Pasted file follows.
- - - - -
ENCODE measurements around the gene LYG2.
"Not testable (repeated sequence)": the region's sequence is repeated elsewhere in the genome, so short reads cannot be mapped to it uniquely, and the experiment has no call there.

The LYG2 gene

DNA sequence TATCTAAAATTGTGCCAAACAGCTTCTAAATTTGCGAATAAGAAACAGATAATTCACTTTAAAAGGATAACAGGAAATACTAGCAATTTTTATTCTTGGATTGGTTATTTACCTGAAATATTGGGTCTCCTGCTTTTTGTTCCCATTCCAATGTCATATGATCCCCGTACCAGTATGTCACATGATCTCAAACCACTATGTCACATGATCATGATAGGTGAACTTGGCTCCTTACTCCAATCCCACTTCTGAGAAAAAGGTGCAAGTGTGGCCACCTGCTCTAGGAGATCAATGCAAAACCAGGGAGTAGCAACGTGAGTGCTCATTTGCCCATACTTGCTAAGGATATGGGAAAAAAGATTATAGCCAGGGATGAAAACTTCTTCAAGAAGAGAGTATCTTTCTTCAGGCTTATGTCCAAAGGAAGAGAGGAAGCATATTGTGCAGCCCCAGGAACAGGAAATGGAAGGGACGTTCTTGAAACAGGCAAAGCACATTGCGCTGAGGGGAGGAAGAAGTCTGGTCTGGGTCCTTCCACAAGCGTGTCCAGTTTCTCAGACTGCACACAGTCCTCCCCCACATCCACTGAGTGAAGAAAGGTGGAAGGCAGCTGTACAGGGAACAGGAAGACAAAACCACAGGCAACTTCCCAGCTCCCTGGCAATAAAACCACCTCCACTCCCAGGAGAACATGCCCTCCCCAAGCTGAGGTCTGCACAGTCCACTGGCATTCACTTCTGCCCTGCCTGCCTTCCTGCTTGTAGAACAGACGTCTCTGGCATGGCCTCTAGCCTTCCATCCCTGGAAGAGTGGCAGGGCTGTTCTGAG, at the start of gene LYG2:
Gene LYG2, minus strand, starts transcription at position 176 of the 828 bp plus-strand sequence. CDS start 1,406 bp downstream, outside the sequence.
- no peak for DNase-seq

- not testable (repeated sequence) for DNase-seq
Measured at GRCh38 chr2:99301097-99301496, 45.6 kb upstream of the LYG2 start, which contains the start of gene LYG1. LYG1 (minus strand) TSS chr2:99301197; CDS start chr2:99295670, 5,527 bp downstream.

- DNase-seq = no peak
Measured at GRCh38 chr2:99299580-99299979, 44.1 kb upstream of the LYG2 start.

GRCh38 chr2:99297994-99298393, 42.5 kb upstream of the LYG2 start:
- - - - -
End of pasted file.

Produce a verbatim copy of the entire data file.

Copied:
ENCODE measurements around the gene LYG2.
"Not testable (repeated sequence)": the region's sequence is repeated elsewhere in the genome, so short reads cannot be mapped to it uniquely, and the experiment has no call there.

The LYG2 gene

DNA sequence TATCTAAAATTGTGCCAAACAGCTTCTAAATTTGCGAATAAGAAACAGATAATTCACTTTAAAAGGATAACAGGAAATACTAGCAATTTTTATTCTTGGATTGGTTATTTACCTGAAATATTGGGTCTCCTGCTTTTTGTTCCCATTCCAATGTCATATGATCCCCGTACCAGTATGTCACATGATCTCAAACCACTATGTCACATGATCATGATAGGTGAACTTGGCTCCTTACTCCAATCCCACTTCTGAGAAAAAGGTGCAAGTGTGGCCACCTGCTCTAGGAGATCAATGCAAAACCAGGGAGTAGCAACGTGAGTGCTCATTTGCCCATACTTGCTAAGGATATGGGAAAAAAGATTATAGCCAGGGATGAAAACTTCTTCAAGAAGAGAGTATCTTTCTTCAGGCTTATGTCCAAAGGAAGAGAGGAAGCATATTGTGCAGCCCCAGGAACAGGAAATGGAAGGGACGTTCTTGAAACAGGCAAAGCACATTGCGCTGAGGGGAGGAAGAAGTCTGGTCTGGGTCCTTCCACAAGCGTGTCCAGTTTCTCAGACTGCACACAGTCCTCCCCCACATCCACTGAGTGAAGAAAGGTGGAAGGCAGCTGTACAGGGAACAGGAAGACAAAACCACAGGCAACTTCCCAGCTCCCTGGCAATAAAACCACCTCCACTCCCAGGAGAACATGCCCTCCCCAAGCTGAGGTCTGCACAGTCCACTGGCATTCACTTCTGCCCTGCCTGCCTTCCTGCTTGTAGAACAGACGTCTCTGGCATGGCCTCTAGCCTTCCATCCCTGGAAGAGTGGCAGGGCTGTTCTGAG, at the start of gene LYG2:
Gene LYG2, minus strand, starts transcription at position 176 of the 828 bp plus-strand sequence. CDS start 1,406 bp downstream, outside the sequence.
- no peak for DNase-seq

- not testable (repeated sequence) for DNase-seq
Measured at GRCh38 chr2:99301097-99301496, 45.6 kb upstream of the LYG2 start, which contains the start of gene LYG1. LYG1 (minus strand) TSS chr2:99301197; CDS start chr2:99295670, 5,527 bp downstream.

- DNase-seq = no peak
Measured at GRCh38 chr2:99299580-99299979, 44.1 kb upstream of the LYG2 start.

GRCh38 chr2:99297994-99298393, 42.5 kb upstream of the LYG2 start: